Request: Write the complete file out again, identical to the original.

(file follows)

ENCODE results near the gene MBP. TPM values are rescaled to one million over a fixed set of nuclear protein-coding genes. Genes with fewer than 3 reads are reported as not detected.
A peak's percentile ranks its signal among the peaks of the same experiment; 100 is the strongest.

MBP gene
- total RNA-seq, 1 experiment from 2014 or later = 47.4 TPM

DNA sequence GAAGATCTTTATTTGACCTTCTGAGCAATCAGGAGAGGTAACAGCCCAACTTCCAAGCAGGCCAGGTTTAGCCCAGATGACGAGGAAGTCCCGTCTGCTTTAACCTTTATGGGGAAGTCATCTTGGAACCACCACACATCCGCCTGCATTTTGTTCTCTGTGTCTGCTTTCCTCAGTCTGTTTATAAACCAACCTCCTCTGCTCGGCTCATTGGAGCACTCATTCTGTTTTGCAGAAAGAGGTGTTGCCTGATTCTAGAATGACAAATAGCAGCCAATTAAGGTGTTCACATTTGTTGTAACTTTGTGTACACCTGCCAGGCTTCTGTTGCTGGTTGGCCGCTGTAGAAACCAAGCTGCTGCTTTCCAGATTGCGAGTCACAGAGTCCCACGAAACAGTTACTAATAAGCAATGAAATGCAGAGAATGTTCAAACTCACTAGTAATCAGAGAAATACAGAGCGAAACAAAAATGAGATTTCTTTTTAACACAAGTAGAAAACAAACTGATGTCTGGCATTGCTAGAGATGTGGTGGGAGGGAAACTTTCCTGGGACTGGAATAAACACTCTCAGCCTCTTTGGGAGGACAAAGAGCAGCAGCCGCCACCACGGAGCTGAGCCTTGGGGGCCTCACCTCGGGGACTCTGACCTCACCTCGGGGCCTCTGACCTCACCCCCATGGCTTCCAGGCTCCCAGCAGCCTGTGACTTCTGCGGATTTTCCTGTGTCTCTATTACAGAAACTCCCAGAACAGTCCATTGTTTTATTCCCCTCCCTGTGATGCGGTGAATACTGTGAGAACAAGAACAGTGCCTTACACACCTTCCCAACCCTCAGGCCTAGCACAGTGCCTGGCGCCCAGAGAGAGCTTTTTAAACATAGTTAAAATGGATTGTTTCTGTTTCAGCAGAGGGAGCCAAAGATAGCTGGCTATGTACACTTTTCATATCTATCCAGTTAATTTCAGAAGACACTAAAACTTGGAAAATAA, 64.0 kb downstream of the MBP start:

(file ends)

ENCODE results near the gene MBP. TPM values are rescaled to one million over a fixed set of nuclear protein-coding genes. Genes with fewer than 3 reads are reported as not detected.
A peak's percentile ranks its signal among the peaks of the same experiment; 100 is the strongest.

MBP gene
- total RNA-seq, 1 experiment from 2014 or later = 47.4 TPM

DNA sequence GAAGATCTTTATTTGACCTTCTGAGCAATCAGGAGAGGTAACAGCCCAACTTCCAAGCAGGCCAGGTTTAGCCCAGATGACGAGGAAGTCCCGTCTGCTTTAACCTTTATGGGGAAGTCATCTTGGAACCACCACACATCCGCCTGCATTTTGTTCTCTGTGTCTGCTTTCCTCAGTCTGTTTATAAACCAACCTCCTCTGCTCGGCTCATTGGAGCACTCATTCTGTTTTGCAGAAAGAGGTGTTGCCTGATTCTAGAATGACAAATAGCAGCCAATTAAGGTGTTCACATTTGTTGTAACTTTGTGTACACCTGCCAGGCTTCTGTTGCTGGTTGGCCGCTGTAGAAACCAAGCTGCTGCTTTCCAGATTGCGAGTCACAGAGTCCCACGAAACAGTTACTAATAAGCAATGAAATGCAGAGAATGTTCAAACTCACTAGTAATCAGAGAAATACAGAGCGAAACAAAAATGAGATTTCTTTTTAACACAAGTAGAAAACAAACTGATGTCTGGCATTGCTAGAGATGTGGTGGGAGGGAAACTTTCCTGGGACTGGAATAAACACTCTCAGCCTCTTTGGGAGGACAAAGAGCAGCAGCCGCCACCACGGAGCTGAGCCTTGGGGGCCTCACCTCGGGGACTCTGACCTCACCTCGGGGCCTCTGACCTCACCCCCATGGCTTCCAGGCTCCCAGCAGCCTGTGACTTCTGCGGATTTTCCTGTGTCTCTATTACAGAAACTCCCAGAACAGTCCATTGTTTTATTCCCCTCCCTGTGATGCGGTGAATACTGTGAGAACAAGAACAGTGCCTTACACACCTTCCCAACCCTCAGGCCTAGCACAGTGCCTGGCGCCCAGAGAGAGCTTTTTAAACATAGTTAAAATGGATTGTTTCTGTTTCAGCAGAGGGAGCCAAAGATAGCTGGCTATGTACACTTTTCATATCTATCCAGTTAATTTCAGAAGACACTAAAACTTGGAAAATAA, 64.0 kb downstream of the MBP start: